SKPS finds areas of success and opportunities for growth

The Oregon Department of Education (ODE) recently released its annual special education report card, evaluating each district to the state’s standards for special education services. The data in the 2017-18 report is a compilation of data collected during the 2016-17 academic year.

Salem-Keizer Public Schools (SKPS) experienced many areas of success, as well as opportunities for improvement as represented in the district’s report.

Salem-Keizer Points of Pride

  • The number of students receiving special education services who graduated with a regular diploma in their four-year cohort increased by 2.8 percentage points from the previous year.
  • The number of students receiving special education services who graduated with a regular diploma in their five-year cohort increased by 7.6 percentage points from the previous year.
  • The dropout rate of students with IEPs decreased by 1.3 percentage points.
  • Students in special education who are included in regular classes less than 40 percent of their school day improved by 1.3 percentage points.
  • The percentage of students throughout SKPS with individualized education programs (IEPs) meeting or exceeding alternate standards increased in English Language Arts at the Middle and High School Levels and increased in High School Math by 10 percentage points.
  • .7 percent of SKPS students were served in public or private separate schools, residential placements, or homebound/hospital, trending well below the state standard of 1.8 percent or less.
  • There were significant increases in all post-secondary outcomes. This applies to students who had IEPs when they left school. Within one year of leaving high school, the number enrolled in higher education increased by 12.2 percentage points. The number enrolled in higher education or competitively employed increased by 25.8 percentage points, and the number enrolled in higher education or in other post-secondary education or training programs; or, competitively employed or in other employment increased by 26.2 percentage points.

“We are very pleased with the improvement in most areas of this year’s report card, and there is much to be proud of,” said Director of Student Services Eric Richards. “We also pay close attention to the small number of areas in this report card that call for improvement and are very committed to making additional progress.”

Salem-Keizer Opportunities for Improvement

  • The number of students who received parental consent to evaluate, were evaluated and found eligible within 60 school days decreased by 2.5 percentage points from the previous year. The district is developing professional development activities to promote improvement in this area.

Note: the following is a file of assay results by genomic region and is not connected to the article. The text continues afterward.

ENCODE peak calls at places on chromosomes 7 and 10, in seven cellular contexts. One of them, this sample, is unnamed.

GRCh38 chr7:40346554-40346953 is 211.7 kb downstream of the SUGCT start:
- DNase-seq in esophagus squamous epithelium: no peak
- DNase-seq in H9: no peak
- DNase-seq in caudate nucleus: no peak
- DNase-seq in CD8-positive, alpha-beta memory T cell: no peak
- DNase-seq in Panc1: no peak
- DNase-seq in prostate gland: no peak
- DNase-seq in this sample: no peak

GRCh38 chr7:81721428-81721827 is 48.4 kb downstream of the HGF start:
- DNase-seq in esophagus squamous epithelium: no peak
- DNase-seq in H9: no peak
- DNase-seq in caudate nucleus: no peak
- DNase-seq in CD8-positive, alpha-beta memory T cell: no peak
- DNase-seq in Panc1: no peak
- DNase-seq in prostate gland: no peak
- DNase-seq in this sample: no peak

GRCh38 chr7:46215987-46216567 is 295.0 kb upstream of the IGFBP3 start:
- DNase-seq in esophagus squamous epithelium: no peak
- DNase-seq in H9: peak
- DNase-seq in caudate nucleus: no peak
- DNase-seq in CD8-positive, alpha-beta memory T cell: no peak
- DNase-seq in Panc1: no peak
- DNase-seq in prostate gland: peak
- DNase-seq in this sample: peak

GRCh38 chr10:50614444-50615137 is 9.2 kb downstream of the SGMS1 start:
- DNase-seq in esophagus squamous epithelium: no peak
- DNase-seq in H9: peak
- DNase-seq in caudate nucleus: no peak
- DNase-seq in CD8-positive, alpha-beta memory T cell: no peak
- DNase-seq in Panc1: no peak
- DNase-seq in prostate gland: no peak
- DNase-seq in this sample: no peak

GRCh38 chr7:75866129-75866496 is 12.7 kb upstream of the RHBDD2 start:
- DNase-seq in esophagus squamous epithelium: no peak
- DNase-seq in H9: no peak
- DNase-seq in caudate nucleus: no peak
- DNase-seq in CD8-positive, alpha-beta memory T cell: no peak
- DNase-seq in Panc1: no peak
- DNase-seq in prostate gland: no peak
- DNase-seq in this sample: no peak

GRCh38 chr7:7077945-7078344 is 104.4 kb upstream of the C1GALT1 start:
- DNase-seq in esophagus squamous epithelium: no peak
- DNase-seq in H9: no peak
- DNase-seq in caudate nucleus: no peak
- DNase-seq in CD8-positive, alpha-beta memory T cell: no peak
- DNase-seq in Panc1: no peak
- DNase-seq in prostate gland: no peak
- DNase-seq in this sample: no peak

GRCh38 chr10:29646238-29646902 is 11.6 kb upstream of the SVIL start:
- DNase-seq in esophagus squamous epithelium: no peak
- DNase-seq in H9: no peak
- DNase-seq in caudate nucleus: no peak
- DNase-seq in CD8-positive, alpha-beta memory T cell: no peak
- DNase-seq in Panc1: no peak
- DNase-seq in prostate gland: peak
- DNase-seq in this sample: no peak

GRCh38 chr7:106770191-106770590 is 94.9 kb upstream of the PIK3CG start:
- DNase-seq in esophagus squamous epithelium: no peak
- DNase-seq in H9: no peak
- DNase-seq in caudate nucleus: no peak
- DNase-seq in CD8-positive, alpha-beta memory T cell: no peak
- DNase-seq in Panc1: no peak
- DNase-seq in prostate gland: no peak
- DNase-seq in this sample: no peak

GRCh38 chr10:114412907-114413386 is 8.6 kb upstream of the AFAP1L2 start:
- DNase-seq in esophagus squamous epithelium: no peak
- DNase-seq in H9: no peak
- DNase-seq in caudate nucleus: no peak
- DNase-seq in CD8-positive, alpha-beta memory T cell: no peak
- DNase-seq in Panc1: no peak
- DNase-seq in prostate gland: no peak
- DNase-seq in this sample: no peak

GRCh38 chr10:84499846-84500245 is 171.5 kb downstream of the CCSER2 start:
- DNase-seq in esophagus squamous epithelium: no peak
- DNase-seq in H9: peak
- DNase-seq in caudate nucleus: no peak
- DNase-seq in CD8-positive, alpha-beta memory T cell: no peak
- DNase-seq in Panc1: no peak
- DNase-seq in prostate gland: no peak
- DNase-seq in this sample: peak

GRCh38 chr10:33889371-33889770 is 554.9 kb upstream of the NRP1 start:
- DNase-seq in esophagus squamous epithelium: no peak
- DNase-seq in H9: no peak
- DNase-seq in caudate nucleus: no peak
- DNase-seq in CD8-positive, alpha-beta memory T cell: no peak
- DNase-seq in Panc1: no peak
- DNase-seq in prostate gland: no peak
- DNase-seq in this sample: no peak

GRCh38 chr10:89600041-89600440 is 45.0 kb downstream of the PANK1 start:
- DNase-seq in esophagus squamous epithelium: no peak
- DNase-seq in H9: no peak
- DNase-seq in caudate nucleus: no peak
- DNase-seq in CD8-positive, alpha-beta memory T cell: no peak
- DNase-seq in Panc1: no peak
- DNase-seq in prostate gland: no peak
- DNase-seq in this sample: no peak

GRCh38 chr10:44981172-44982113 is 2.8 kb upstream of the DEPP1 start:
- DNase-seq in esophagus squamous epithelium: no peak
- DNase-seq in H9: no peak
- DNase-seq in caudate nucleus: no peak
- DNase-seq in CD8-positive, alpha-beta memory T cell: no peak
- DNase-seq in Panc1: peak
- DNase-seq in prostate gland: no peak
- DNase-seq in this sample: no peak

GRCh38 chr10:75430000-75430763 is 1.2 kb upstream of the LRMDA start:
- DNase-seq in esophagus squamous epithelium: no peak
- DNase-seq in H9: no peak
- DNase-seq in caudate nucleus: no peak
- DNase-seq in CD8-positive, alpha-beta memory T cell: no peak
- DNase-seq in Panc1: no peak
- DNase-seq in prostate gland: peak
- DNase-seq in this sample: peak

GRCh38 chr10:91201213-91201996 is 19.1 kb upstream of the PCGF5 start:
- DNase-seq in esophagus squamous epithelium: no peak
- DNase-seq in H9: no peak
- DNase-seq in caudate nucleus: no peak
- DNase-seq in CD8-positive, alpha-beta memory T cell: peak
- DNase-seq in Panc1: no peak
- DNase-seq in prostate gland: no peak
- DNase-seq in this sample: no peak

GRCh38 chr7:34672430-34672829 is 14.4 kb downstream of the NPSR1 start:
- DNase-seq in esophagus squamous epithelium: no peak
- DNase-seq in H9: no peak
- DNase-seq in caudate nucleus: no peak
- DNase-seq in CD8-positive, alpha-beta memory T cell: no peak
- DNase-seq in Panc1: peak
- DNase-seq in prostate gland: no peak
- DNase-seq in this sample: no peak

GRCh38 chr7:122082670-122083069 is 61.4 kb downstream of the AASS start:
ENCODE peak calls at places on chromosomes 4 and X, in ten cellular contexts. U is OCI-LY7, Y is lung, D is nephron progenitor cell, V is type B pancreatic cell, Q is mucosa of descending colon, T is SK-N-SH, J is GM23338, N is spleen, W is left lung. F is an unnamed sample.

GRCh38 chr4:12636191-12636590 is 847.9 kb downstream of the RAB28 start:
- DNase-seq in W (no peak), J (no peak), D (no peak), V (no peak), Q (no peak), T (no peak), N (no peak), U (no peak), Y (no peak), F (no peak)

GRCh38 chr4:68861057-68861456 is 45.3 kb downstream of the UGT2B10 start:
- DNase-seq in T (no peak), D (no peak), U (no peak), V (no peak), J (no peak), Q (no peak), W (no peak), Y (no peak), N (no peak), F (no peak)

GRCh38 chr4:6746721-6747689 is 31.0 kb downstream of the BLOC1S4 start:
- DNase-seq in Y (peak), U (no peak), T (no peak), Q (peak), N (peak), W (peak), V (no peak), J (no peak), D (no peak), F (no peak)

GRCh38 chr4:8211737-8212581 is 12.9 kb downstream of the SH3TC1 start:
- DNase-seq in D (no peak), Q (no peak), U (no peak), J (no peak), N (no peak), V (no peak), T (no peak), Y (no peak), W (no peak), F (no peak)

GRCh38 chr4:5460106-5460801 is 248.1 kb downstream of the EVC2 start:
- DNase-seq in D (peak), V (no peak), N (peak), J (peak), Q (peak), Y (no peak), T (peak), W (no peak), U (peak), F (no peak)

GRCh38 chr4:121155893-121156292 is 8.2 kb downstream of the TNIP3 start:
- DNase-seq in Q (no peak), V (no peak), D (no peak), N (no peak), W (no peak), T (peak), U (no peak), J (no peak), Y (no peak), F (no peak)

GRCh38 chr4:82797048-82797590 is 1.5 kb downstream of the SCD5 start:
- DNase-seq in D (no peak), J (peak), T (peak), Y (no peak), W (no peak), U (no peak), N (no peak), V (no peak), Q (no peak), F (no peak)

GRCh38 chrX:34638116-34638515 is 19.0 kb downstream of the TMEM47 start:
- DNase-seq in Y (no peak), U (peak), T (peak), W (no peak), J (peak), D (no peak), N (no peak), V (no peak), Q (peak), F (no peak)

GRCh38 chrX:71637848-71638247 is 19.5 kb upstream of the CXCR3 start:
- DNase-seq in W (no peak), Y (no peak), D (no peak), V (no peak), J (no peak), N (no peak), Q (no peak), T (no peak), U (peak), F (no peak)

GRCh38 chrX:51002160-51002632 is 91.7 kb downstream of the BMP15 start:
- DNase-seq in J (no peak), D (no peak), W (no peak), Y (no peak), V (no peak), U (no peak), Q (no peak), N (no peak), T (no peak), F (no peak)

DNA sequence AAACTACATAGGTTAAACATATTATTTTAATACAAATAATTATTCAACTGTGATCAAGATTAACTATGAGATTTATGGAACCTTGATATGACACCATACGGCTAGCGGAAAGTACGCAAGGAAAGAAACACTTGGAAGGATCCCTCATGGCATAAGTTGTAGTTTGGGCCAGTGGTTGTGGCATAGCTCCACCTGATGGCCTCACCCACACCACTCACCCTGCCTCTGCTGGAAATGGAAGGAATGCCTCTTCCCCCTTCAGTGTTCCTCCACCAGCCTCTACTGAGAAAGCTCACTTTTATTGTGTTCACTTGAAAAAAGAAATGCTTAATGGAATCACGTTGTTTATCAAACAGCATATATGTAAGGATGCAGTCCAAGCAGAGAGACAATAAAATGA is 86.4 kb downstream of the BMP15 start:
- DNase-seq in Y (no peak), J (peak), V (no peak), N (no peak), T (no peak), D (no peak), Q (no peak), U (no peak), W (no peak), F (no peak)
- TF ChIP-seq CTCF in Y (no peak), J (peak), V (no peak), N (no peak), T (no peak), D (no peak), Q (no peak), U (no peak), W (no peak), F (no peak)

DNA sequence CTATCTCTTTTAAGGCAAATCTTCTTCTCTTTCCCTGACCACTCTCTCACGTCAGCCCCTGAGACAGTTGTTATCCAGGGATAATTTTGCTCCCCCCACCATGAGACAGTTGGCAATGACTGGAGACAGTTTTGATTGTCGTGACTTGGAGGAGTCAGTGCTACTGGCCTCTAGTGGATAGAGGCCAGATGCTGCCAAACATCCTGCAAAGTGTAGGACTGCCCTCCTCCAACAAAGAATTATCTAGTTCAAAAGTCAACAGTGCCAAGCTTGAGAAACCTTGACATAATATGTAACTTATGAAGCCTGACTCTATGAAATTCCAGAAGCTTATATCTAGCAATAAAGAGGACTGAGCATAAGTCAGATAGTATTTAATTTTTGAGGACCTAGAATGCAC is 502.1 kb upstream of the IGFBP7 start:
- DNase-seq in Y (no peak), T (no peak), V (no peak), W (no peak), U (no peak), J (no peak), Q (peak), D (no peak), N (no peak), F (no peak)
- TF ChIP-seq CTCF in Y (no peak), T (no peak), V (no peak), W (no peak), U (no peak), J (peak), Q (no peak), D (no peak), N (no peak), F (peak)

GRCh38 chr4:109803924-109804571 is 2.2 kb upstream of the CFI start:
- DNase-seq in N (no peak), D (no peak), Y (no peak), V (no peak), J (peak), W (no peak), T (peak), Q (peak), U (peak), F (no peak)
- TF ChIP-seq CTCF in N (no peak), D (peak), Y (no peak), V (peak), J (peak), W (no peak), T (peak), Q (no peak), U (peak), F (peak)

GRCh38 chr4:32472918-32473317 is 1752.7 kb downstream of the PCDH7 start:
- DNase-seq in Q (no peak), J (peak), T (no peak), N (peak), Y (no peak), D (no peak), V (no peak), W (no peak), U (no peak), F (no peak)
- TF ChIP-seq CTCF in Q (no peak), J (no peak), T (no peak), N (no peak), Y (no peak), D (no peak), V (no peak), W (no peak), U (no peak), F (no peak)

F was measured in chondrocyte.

• The percentage of students with IEPs meeting or exceeding grade level standards in math decreased by 1.7 percentage points at the elementary level, by 2.7 percentage points at the middle school level, and by 2.9 percentage points at the high school level. This is consistent with the decrease in math performance in the general report card for the district. The district adopted and has been implementing a new math curriculum in 2018 coupled with enhanced instructional strategies, data review, and progress monitoring to work toward improvement in this area.

The area of most significant improvement was in post-secondary outcomes for students who were on IEPs when they exited high school, and who are interviewed one year later. Richards credits this to the district Community Transition Programs (CTPs). “Our transition programs like the Community Transition Program and Independent Living Program are designed to support adult students with disabilities, ages 18 to 21, after the completion of high school. These programs help prepare students to transition into their communities as adults through vocational training, independent-living skills development and functional academics. Through partnerships with local businesses, our students can prepare for post-secondary success through internship opportunities and hands-on training and work experience.”

ODE Report 2019

A student in the SKPS Community Transition Program celebrates his graduation in the Class of 2018.

Richards also believes that the community can be very excited about another important development that will positively impact students receiving special education: “The passage of the bond measure will allow SKPS to build new and additional special education spaces at the high schools and will improve accessibility in many buildings. This, coupled with the completion of boundary adjustments, will help more students return to their neighborhood schools or their feeder areas for their services. Currently, many students are transported by bus across the district, negatively affecting student learning.”